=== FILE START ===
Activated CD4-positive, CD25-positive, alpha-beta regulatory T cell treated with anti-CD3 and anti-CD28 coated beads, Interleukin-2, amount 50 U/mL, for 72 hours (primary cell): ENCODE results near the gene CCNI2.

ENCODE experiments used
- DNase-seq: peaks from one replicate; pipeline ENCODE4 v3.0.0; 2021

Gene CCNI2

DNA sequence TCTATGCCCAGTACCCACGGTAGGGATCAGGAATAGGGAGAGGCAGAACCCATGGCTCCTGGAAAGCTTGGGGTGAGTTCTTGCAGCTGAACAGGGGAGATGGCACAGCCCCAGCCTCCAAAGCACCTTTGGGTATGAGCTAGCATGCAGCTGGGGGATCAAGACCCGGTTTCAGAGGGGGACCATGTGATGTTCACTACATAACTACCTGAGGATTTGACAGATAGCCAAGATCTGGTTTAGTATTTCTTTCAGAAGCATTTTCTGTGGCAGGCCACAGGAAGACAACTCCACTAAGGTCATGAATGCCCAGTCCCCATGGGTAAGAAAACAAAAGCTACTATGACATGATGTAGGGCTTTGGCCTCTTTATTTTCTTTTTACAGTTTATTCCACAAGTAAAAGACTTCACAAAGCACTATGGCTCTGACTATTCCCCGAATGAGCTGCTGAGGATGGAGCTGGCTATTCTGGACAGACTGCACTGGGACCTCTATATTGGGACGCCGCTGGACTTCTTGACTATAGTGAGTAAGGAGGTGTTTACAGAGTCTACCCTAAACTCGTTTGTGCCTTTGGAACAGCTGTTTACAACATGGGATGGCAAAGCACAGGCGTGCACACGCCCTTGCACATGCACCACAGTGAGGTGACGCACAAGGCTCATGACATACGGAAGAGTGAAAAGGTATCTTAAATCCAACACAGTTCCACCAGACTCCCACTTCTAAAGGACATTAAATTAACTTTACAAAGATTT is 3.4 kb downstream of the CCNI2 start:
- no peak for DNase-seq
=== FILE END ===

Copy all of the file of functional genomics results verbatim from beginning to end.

Activated CD4-positive, CD25-positive, alpha-beta regulatory T cell treated with anti-CD3 and anti-CD28 coated beads, Interleukin-2, amount 50 U/mL, for 72 hours (primary cell): ENCODE results near the gene CCNI2.

ENCODE experiments used
- DNase-seq: peaks from one replicate; pipeline ENCODE4 v3.0.0; 2021

Gene CCNI2

DNA sequence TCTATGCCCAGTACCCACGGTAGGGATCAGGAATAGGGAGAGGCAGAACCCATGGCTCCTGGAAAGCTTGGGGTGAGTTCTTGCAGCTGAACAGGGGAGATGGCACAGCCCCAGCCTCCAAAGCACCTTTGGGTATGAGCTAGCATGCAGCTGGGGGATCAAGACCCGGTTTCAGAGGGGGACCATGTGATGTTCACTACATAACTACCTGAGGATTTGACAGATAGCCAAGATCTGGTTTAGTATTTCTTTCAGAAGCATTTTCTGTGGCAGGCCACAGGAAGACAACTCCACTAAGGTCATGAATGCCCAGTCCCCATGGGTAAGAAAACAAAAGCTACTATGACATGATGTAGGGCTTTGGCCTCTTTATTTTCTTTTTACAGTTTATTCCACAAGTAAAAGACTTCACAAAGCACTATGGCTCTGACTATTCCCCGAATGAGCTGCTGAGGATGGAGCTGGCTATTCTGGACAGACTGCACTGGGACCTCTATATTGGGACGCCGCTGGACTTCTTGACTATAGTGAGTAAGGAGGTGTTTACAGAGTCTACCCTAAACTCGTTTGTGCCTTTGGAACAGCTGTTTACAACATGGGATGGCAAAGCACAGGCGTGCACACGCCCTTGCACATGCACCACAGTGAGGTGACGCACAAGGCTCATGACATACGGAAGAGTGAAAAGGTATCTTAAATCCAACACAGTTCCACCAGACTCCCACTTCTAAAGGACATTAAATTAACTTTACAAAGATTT is 3.4 kb downstream of the CCNI2 start:
- no peak for DNase-seq